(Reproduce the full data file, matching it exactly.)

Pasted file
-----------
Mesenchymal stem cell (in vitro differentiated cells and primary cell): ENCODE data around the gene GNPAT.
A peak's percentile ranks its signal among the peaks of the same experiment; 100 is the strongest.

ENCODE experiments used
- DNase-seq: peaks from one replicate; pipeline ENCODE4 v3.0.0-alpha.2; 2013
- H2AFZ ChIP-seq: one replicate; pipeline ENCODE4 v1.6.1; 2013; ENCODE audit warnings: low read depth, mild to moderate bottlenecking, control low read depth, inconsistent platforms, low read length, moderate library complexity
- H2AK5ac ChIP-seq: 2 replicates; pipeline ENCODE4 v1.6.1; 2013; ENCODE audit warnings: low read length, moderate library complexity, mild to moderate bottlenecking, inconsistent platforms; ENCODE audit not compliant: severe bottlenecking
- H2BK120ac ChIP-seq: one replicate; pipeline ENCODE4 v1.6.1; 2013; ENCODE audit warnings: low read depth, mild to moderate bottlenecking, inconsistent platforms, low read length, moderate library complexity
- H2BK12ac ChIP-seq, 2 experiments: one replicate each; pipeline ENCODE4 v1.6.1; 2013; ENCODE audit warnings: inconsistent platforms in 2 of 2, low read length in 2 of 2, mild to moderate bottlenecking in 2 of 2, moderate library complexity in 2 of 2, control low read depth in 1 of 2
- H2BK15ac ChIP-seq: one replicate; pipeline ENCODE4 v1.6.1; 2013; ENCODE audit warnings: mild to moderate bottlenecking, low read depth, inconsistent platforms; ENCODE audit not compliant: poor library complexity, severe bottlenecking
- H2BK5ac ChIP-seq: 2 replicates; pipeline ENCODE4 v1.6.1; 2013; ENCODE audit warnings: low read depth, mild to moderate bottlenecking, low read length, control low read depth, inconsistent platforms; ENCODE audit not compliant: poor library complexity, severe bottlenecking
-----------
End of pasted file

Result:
Mesenchymal stem cell (in vitro differentiated cells and primary cell): ENCODE data around the gene GNPAT.
A peak's percentile ranks its signal among the peaks of the same experiment; 100 is the strongest.

ENCODE experiments used
- DNase-seq: peaks from one replicate; pipeline ENCODE4 v3.0.0-alpha.2; 2013
- H2AFZ ChIP-seq: one replicate; pipeline ENCODE4 v1.6.1; 2013; ENCODE audit warnings: low read depth, mild to moderate bottlenecking, control low read depth, inconsistent platforms, low read length, moderate library complexity
- H2AK5ac ChIP-seq: 2 replicates; pipeline ENCODE4 v1.6.1; 2013; ENCODE audit warnings: low read length, moderate library complexity, mild to moderate bottlenecking, inconsistent platforms; ENCODE audit not compliant: severe bottlenecking
- H2BK120ac ChIP-seq: one replicate; pipeline ENCODE4 v1.6.1; 2013; ENCODE audit warnings: low read depth, mild to moderate bottlenecking, inconsistent platforms, low read length, moderate library complexity
- H2BK12ac ChIP-seq, 2 experiments: one replicate each; pipeline ENCODE4 v1.6.1; 2013; ENCODE audit warnings: inconsistent platforms in 2 of 2, low read length in 2 of 2, mild to moderate bottlenecking in 2 of 2, moderate library complexity in 2 of 2, control low read depth in 1 of 2
- H2BK15ac ChIP-seq: one replicate; pipeline ENCODE4 v1.6.1; 2013; ENCODE audit warnings: mild to moderate bottlenecking, low read depth, inconsistent platforms; ENCODE audit not compliant: poor library complexity, severe bottlenecking
- H2BK5ac ChIP-seq: 2 replicates; pipeline ENCODE4 v1.6.1; 2013; ENCODE audit warnings: low read depth, mild to moderate bottlenecking, low read length, control low read depth, inconsistent platforms; ENCODE audit not compliant: poor library complexity, severe bottlenecking